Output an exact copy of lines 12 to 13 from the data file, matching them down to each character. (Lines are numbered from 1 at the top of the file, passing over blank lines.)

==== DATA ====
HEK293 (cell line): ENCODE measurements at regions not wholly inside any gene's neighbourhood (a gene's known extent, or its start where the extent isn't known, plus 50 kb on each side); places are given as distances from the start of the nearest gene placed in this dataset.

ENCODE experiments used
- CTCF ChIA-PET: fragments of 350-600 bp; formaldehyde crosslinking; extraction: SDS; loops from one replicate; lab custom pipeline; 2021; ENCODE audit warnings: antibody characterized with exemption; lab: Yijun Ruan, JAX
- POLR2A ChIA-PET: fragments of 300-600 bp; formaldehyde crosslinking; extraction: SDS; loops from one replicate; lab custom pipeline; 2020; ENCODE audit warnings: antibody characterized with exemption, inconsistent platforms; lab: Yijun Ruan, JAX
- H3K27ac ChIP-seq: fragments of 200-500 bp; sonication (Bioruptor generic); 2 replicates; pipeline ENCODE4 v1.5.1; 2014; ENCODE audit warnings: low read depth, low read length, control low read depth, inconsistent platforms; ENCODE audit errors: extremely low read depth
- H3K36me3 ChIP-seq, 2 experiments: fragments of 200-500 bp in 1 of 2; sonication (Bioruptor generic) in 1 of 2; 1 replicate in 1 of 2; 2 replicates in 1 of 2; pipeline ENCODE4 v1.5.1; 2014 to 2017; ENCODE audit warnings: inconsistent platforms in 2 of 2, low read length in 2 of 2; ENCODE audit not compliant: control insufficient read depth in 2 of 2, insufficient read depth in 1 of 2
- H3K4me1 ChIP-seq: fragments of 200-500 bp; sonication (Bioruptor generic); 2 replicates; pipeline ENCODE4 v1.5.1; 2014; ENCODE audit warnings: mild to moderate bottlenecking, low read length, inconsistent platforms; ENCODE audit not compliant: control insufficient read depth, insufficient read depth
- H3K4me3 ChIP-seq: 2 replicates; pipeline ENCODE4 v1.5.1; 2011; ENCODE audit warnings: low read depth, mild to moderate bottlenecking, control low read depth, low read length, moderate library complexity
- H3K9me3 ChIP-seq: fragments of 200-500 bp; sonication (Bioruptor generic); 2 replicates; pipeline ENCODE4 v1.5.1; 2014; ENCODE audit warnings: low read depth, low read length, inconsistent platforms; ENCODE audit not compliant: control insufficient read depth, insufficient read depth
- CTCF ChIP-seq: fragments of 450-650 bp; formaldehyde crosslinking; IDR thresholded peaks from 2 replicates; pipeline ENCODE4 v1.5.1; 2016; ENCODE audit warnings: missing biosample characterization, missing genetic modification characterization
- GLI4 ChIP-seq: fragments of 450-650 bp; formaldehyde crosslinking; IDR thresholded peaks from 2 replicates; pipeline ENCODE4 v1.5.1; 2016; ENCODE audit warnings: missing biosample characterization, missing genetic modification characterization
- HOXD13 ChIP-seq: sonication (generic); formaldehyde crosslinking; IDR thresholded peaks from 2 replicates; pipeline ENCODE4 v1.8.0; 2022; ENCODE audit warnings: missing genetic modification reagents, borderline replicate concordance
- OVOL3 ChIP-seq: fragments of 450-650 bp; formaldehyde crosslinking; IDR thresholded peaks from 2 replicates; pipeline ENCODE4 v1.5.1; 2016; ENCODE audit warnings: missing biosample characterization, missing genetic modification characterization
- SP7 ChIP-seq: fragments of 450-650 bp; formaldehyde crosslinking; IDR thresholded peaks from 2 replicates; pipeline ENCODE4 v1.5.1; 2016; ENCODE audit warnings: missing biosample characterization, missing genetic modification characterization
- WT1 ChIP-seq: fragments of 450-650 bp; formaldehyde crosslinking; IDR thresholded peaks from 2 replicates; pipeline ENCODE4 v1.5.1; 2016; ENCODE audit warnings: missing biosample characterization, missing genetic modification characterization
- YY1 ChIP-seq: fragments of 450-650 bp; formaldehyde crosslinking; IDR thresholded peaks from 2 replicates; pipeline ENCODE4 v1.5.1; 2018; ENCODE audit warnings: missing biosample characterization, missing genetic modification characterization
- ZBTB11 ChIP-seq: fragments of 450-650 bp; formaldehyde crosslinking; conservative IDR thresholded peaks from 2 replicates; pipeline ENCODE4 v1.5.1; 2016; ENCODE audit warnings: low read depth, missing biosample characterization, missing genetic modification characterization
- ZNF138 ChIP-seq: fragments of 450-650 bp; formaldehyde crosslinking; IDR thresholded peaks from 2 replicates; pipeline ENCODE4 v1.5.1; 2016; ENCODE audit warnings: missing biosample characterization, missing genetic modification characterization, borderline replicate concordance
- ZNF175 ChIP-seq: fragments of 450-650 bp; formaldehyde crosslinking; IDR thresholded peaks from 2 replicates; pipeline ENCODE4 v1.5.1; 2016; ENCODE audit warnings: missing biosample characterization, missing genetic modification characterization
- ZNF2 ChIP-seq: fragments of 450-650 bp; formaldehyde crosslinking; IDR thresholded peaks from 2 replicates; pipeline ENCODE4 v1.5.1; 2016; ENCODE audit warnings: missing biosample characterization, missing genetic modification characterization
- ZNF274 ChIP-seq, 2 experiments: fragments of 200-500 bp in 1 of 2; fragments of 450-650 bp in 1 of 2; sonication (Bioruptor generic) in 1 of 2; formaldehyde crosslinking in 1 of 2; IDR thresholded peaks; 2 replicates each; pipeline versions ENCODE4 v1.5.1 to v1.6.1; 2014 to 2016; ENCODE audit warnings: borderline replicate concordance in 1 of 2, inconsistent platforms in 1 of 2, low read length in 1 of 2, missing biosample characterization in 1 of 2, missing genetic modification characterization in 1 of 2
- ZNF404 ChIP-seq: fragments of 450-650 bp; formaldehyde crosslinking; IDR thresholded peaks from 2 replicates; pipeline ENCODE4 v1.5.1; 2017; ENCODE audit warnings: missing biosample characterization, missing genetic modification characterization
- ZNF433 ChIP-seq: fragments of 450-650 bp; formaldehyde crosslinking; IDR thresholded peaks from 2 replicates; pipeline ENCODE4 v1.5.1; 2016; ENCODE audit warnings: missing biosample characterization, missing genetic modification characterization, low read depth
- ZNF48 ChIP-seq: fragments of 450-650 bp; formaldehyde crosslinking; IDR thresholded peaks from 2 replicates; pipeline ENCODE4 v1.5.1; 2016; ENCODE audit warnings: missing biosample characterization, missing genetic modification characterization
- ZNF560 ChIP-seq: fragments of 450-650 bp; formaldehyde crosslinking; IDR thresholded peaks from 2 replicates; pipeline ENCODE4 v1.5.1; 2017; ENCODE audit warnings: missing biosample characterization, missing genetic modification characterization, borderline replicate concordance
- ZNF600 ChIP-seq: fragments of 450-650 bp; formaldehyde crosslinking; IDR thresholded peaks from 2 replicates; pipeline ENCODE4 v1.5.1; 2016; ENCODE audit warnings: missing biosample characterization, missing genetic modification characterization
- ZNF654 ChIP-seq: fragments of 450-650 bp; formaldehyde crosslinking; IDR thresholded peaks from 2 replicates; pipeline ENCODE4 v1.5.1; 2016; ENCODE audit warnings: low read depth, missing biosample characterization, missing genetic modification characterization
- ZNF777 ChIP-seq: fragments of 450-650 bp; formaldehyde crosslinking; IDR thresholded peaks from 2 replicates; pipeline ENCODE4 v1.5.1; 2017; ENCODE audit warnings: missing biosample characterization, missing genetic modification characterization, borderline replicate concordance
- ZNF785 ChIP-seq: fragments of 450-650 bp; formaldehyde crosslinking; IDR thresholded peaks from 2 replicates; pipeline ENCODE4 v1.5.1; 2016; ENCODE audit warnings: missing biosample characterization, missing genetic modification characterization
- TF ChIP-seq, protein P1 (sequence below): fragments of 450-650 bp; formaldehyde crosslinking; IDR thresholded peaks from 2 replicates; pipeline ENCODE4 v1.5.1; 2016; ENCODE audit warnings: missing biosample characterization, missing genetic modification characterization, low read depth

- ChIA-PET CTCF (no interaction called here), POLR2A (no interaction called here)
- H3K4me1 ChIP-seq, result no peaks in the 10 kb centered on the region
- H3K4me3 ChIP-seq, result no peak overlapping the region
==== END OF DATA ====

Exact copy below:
- HOXD13 ChIP-seq: sonication (generic); formaldehyde crosslinking; IDR thresholded peaks from 2 replicates; pipeline ENCODE4 v1.8.0; 2022; ENCODE audit warnings: missing genetic modification reagents, borderline replicate concordance
- OVOL3 ChIP-seq: fragments of 450-650 bp; formaldehyde crosslinking; IDR thresholded peaks from 2 replicates; pipeline ENCODE4 v1.5.1; 2016; ENCODE audit warnings: missing biosample characterization, missing genetic modification characterization